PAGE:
The output of books on leadership is enormous. Combined with a backlog of must-read classics, the new learning opportunities for business leaders are incredibly diverse.
But how can you get relevant insight into leadership that you can use in your own business to drive organisational success?
The starting assessment must be based on what it is about leadership that you are trying to uncover. The personal stories in business books can be inspiring but are often light on detail, lacking theoretical underpinning, with no externally verifiable evidence or any critique of the conclusions drawn. They provide great after-dinner anecdotes, but do they really provide insight that is relevant and repeatable?
Leadership – all in the personality?
Leadership theory started with trait theory (the search to identify “great man” characteristics) in the beginning of the 20th century and this was dominant until the 1960s when it fell out of favour, replaced initially by behavioural theory (differentiating between task-orientated and relationship orientated) and then contingency theory (situation-based behaviour). Trait theory is now back, sliced up and repackaged as new theories. Emotional Intelligence, for example, is a modern trait theory focusing on a few personality traits know to have some, although weak, correlations with leadership success, such as self-awareness, self-regulation, motivation and empathy.
The business sages of the 1980s were the ones who really set the template for management books. Tom Peters, Peter Drucker and John Kotter, created compelling stories and easy-to-follow recipes such as:
Drucker’s eight simple rules – start with what needs to be done
Kotter’s eight-step change model – start by creating a sense of urgency
Peters’ eight common themes for success – the first is “getting on with it”
All three are based on retrofitting their theory to known and often anonymised examples of performance (and the number eight). They all equally highlight the importance of good execution, which is hard to argue with, but the methodology and failure to be predictive means they have no credibility in academic circles.
Personality for Success
A huge number of academic studies on leadership have pinpointed a variety of leader personality traits in different situations. The most common characteristics are:
- Cognitive ability/Intelligence
The correlation of traits to success is also complicated by the lack of linear relationships between the traits and outcomes; intelligence is necessary to a degree, but it doesn’t correlate that the most intelligent are the most successful. Self-confidence can spill over into arrogance or excessive risk taking and excessive openness can lead to being overly concerned with popularity over driving better performance.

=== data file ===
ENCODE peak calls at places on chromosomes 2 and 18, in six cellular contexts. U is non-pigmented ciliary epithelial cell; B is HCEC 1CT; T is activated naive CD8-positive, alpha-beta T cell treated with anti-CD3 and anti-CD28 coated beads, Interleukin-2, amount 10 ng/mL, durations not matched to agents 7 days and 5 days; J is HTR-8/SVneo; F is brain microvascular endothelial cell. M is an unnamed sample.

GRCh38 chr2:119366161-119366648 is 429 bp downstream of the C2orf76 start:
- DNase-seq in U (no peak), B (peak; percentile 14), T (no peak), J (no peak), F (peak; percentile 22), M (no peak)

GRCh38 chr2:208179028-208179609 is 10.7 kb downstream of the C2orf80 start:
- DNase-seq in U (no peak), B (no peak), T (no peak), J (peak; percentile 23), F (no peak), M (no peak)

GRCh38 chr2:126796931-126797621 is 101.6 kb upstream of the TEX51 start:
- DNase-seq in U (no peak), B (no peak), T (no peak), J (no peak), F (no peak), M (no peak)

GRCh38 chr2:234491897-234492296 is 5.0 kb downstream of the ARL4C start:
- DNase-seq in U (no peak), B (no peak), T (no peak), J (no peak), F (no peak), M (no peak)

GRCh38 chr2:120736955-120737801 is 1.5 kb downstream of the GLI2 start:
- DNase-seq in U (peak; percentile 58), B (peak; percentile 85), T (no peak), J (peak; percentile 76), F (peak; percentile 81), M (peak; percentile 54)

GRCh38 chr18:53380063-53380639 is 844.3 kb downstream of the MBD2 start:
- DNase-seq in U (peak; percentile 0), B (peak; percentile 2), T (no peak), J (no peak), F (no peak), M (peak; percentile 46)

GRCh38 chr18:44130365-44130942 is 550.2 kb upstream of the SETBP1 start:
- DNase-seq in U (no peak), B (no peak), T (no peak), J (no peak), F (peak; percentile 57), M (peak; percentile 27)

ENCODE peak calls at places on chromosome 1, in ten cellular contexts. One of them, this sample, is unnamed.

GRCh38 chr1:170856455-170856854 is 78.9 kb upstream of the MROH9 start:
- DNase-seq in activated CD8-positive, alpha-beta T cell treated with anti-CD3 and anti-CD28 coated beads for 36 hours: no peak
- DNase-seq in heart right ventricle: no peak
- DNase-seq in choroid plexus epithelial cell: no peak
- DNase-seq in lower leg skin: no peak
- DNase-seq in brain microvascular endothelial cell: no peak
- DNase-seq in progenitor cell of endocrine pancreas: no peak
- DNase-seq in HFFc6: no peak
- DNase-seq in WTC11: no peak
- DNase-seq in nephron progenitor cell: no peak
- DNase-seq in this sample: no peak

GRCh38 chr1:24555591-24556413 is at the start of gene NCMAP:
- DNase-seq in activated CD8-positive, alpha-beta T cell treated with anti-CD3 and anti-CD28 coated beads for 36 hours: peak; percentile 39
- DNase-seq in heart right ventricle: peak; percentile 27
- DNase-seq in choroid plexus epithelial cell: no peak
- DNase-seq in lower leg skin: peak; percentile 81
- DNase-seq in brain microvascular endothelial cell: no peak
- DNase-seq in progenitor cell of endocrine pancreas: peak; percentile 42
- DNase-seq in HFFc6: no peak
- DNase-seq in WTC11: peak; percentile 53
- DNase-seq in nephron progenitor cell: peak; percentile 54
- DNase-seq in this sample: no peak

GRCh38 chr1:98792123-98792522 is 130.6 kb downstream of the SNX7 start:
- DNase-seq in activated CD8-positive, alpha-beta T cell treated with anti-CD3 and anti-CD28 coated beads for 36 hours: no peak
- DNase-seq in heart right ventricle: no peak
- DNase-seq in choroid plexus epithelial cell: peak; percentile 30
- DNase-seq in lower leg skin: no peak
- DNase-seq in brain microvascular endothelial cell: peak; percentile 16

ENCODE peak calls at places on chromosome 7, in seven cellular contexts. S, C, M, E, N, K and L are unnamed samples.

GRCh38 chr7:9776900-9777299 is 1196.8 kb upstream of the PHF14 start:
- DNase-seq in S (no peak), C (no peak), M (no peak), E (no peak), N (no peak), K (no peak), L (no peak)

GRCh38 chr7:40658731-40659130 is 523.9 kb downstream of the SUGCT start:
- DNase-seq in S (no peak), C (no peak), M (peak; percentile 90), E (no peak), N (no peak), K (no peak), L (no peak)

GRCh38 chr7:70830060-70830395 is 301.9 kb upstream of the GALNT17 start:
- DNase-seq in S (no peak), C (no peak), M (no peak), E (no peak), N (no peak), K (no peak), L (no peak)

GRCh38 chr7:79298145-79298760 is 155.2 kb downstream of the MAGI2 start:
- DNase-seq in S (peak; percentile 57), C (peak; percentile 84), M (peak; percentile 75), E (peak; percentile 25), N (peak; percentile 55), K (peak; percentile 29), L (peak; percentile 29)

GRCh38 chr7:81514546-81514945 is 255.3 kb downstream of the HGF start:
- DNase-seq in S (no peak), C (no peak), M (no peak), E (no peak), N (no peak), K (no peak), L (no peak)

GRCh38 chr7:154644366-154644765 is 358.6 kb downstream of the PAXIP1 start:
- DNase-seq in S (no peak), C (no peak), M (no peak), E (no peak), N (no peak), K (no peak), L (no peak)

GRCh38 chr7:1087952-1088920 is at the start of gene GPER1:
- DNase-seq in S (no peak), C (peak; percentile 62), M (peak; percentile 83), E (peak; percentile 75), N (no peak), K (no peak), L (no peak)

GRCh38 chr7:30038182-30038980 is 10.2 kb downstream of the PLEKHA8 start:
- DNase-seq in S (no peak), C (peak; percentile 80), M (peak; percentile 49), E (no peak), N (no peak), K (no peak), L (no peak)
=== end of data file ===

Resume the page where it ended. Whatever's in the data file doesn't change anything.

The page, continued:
How applicable are leadership theories?
The framework is a core selling point of many management books and having a structured is undoubtedly useful. However, the issue remains that there is no strong evidence proving causation between use of the methods proposed and success – despite the certainty that the authors imply.
Nassim Nicholas Taleb has made the point in his books on randomness that the enormous inequality in outcome seen amongst entrepreneurs can only be explained by luck not skill. You should therefore be wary of only taking lessons from the most successful.
You can, however, improve your odds of making the most of the good or bad fortune that comes your way by being prepared and learning from others. Don’t take management books as gospel. Instead, take the academic approach and read with a critical eye. Are the claims substantiated? Is it causation or just coincidence?
What is the best way to learn to lead successfully?
Drucker and Kotter effectively debunked the idea that leadership was innate and that particular traits can predict a leader’s success. Some traits may improve your chances of success, but no single trait or combination is essential. An ingredient that does appear to consistently improve your chances, though, is the experience of the journey combined with a self-reflective willingness to learn about what works and what does not in a real-world context.
The one author who sits comfortably in both the best seller lists and academic esteem is Warren Bennis. He extols the virtue of learning through transformative events he refers to as “crucibles”. Finding meaning in adversity and learning the lessons it teaches is what Warren claims sets future inspiring leaders apart. Understanding your own strengths and weaknesses and being self-aware enough to see when something that was working before now needs to change, is essential.
Empirical evidence does point to experienced leaders with a broader perspective having the best chance of success. Noam Wasserman, author of The Founder’s Dilemmas, has further demonstrated an empirical link between attracting resources (human, social and capital) to an organisation and improving outcomes. Loosening founder control to attract these resources has a big impact on chances of success.
You cannot choose your level of personal experience but sharing the journey with people with relevant experience can accelerate your development and improve your chances. Adding to this by absorbing lessons from the successful case studies in many good leadership books can help – as long as they are consumed from a critical perspective.